Jeremy

I'm partly with The Editors, having sat through the total tedium of Factotum recently.

On the other hand, IBM Selectrics???? Wusses! When I were a lad we used to pound out our stories on real typewriters, ones that responded to a good pounding.

velvet goldmine

Damn you, Lance! I'm nostalgic enough about the biz this week because I'm leaving soon and my likely replacement is an intern who keeps asking me J-school questions like, "Does [boozy editor] frown on one-source stories?" and "How many words should the school board story be?"

All reasonable questions, but somehow beside the point, at least for small-town papers, as Nancy captured so well. (Barbieri managed a daily, but I still found a lot of parallels to my own weekly).

I printed out her appreciation for my editor last week, thinking he'd likely get a kick out of it too. I can't tell you whether he liked it though; he's in the middle of a bender.

One of the things about weekly papers, which are sort of the redheaded stepchildren of the industry, is that the newsroom atmosphere remains eerily locked in the past. There just isn't money for the latest sanitized technology. This, of course, is a subject we bitch about endlessly, but it certainly has its comforts. I work in a fairly seedy storefront office, but that means we're all free to let our eccentricities -- as well as the inevitable f-bombs -- fly.

I do have a digital camera, true, but it's a hand me down once dropped on the street by previously mentioned editor. Every time I change the batteries, I have to apply a fresh strip of duct tape to keep the compartment shut. This does not look good at press conferences.

While the pay stinks and every reporter is aware that even the most deathless prose will nonetheless be dead by the next issue, there is something about having the sportswriter come in to talk about his epic fishing trip, and then getting a call from the school official who was just busted for a crack bender/fake kidnapping story, that keeps things interesting. It's all about the gossip.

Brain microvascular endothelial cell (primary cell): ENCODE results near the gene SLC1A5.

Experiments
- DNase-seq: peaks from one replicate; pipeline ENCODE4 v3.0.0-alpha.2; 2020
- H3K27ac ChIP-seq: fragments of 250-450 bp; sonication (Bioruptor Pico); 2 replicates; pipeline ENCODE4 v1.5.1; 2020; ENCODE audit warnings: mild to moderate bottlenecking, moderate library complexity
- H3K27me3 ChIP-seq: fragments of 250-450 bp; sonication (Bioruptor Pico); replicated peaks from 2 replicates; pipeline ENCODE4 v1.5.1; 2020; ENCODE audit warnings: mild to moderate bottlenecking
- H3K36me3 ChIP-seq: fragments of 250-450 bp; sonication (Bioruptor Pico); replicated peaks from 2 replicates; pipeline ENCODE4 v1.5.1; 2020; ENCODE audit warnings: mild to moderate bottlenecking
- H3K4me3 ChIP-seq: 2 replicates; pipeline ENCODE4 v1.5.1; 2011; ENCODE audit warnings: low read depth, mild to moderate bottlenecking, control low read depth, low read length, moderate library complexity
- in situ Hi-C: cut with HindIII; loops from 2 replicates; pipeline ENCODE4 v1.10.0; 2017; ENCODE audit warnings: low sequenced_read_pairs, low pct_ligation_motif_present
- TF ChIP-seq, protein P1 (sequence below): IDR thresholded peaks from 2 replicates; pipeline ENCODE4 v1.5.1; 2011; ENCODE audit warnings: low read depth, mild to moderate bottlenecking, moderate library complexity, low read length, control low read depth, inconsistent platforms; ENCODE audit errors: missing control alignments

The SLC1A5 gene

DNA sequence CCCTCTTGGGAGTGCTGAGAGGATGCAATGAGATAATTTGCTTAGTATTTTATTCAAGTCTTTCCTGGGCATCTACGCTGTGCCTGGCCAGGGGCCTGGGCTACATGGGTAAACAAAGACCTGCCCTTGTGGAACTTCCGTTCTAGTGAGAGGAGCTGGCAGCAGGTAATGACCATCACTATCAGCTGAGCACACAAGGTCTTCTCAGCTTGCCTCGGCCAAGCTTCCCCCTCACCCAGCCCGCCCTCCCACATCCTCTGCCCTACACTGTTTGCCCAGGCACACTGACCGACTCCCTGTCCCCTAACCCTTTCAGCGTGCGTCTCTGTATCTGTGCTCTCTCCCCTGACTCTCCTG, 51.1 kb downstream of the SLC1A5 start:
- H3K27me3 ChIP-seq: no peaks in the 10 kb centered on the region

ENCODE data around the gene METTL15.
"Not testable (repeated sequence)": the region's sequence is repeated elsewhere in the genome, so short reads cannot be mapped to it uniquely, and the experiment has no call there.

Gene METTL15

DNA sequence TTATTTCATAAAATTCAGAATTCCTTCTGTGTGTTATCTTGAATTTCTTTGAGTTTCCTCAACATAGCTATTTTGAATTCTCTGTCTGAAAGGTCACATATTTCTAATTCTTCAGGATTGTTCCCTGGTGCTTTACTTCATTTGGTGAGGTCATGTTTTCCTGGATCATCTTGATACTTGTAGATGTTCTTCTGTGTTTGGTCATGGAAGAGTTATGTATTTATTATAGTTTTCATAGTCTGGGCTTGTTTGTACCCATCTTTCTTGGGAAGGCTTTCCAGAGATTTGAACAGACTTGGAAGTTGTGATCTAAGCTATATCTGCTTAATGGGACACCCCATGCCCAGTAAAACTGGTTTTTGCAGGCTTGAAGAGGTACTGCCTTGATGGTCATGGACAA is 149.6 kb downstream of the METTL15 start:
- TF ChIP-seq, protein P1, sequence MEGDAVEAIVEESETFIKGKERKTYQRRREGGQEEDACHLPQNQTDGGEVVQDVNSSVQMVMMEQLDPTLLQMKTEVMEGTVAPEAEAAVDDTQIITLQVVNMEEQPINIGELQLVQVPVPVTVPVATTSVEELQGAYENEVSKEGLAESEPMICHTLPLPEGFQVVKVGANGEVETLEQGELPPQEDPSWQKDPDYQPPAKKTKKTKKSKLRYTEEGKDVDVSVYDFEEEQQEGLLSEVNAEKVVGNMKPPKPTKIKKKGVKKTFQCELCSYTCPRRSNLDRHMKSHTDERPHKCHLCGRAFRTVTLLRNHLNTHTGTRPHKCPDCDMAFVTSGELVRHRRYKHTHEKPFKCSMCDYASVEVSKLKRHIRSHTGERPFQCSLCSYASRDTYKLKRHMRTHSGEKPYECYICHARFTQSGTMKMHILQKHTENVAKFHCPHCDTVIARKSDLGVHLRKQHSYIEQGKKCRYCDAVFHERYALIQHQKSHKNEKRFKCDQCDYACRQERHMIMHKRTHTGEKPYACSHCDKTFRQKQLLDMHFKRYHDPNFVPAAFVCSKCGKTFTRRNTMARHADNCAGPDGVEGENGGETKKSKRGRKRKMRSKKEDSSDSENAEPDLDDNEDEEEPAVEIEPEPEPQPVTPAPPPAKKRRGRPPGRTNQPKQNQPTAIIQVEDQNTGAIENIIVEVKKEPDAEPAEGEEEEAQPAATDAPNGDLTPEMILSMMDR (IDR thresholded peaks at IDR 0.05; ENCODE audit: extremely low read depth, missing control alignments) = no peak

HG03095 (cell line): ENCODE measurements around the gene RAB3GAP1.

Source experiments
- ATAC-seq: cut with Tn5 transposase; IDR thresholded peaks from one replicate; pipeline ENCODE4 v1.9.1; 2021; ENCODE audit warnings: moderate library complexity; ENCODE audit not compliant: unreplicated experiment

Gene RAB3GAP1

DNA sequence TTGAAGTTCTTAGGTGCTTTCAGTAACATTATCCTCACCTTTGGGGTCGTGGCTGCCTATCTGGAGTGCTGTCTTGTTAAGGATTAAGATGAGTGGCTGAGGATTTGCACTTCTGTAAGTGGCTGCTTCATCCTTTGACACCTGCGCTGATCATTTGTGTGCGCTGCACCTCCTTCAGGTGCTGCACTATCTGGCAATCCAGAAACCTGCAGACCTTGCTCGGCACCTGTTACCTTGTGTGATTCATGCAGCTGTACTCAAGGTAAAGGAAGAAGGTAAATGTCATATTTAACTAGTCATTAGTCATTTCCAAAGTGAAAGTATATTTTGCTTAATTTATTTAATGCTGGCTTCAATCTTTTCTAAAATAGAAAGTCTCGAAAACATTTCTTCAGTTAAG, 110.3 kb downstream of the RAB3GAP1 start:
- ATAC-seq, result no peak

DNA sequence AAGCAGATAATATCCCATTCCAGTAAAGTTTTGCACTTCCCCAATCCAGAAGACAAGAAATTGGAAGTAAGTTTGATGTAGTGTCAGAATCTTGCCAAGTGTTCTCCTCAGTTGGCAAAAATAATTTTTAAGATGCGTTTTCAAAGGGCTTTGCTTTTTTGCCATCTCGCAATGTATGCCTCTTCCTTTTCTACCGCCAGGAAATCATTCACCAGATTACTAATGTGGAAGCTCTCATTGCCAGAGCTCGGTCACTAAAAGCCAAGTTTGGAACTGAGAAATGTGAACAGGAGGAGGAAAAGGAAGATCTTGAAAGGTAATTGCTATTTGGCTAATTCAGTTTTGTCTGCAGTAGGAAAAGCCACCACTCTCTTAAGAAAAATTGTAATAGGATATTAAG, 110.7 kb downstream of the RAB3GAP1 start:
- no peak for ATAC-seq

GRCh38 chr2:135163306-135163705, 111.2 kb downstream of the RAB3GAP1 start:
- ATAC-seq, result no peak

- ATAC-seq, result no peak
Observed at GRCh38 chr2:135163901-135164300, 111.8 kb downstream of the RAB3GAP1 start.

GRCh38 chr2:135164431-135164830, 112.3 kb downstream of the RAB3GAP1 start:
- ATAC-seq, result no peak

As Nance said in her piece, I could go on and on -- and in her case, that's always a good thing. I will say that, speaking of old school journalism, this is the one story I wish I could have been around to cover:

http://en.wikipedia.org/wiki/Boston_Molasses_Disaster

Rasselas

Sorry. I like to play Toshiro Mifune to nostalgia's Tatsuya Nakadai when I can.

(The reference is to the duel at the end of Kurosawa's Sanjuro, for those who didn't recognize the second name.)

The Editors

Dear Mr Rasselas,

The editors wish it to be known that it is company policy to stand in awe of any reader who can work a reference to Toshiro Mifune into a comment.

Rasselas

No comment can contain Mifune. It is Mifune who contains all comments.

Anne Laurie

Lance, I can't wait to hear your opinions on THE TRUTH, wherein journalism is invented in Ankh-Morpork, more or less accidentally and not at all with the sort of results that would be expected in a logical universe (thus replicating our own "real world" nicely). I'm only sad that Heath Ledger is getting too old to play William de Worde, with Michael Caine as his father, lord of a noble family whose official motto is "le mote juste" and whose working motto is "A lie can run around the world before the truth can get its boots on." Pratchett spent part of his career as a working journalist, of course, and like all fine writers ruthlessly re-works his actual experience to great effect.